Graduate tax, we shouldn’t tax things we want to encourage

I’ll lay my cards on the table, I am at heart a low tax Tory but I recognise that there does need to be taxation and public spending. My contention is that where possible taxation should be orientated towards things that we want to discourage and reduced in areas we want to encourage and stimulate.

We are in an increasingly competitive economic environment and we a commercial sector which can stand up to the fast growth economies of the world, we need entrepreneurs, business creators and highly skilled employees. I cannot see that any of these would be encouraged by a graduate tax.

Our university sector is struggling to make the books balance, the massive increase in the sector made the grant funded model I grew up with untenable. There is no doubt that the fear of significant debt will put some bright and talented young people off of going to university while children from wealthy families can have their places subsidised by the parents. I would hate think that we have created a system where university selection is at some level dictated by wealth rather than aptitude.

We push so many people towards university because we still have not created a valued and effective technical /vocational educational stream. Over the last few decades we have pushed more and more young people to a university education whether appropriate or not and then charged them for the privilege.

When I joined the army it was felt that “proper” officers went straight to Sandhurst and did the non-graduate “Long Course”. This was a non-university vocational course yet still carried with it a huge amount of kudos and opened doors when you left the forces. You also got paid while you were there. Now it is almost unheard of for army officers to be non-graduates, somehow we have completely devalued non-university education no matter how excellent it was, that is a retrograde step.

I’m not even sure how a graduate tax would work. If the tax payments end once the cost of the course has been covered then it is the same as a student loan, if it continues throughout the graduate’s working life then it is just another income tax. Indeed an income tax focused on the very pool of people we should be encouraging and supporting and reinforcing the impression that graduates are different and somehow better or more valuable than everyone else.

How do we square this particular circle? I recommend that we have a smaller and more focused and better funded university sector which produced graduates who are genuinely world class. Running in parallel to this we also need a vocational education system that is respected, taken seriously and supported by the industries that will benefit from its graduates.

2 responses to “Graduate tax, we shouldn’t tax things we want to encourage

  1. Graduate tax is a pathetic idea which penalises knowledge and academic success. It will reinforce the belief in young people that the only way to become rich is to win the lottery or become a 'celebrity'. This takes the cult of ignorance to a whole new level from a privately educated government.

    Why should a footballer pay less tax than a teacher?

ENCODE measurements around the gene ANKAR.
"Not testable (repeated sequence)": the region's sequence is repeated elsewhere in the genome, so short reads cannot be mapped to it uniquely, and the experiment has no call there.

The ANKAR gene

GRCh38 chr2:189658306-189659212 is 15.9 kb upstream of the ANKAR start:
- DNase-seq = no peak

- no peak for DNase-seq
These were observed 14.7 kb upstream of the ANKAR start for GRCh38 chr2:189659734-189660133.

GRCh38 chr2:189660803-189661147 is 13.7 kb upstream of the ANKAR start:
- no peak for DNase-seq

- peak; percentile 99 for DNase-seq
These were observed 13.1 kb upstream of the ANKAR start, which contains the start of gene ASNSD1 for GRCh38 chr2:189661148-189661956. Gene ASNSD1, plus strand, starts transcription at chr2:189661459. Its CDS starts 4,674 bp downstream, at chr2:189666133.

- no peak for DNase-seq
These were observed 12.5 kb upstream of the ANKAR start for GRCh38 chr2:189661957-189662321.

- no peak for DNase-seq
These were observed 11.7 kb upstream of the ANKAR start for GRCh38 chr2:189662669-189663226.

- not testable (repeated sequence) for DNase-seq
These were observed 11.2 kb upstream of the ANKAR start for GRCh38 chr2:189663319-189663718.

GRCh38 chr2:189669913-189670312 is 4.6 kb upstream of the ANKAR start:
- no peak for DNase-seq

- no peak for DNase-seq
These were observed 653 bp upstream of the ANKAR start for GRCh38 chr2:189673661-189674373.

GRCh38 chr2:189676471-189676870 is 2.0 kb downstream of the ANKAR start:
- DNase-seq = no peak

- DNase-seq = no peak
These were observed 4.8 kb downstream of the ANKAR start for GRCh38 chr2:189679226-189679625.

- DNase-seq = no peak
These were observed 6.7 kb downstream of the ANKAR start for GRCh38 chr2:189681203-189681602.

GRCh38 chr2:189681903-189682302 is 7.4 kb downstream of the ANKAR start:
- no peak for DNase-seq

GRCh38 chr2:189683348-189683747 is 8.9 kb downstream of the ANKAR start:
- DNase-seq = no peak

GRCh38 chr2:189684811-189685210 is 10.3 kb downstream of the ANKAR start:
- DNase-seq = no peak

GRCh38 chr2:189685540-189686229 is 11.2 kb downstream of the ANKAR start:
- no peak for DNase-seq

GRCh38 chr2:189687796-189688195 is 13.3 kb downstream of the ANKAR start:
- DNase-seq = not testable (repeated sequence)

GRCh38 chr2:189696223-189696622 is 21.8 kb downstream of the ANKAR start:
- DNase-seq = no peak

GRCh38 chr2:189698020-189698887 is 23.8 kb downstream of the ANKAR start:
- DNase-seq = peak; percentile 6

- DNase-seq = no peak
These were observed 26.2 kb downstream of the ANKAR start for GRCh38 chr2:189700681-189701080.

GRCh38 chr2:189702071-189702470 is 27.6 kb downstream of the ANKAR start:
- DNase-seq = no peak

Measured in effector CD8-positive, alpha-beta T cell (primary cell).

What this will lead to is more students (those wealthy enough) choosing to study abroad where they will only have to pay back the cost of their education once rather than for the rest of their life. They may choose to continue to live abroad. What will remain in Britain is the remenants of a once great university system turned into a vocational education system with no further academic merit (except for a few universities which will educate the elite of other countries rather than our own).

    And all this because the government feels it is more palatable to have a 'graduate tax' rather than adding a penny or two to the higher rate of income tax.

  2. I think that we need to look hard at the needs of employers, as well as the purpose of a university education. Are universities simply the means to an end of a better job, and the supply of capable young people with the willingness to adapt to choice in jobs that may change several times throughout their career, or are they to provide a wider and deeper experience of learning that an A level syllabus can not provide? Furnishing the mind can be done in may different environments, and I think that schools are channeling their pupils to think far too narrowly that their next stage must be going to university, as that is how they are seen to be measured by many.

    I agree that there are far too many “graduates” today who are subsequently provided with so called “graduate” entry jobs which are no such thing. Job inflation is rife. 40 years ago young people could qualify to be a barrister, solicitor, accountant, surveyor, even dare I say it an investment banker, indeed most of the professions without a university degree. I do not believe that “raising the bar” has made any difference to the quality of the professions that we have today.

    It is difficult to know in many cases what World Class universities are other than the obvious Oxbridge and some Russell Group, so where do we draw the line? I do believe that society benefits as a whole if we a re genuinely producing world class graduates to compete with other economies, so to burden them with still more taxes seems to me unfair.

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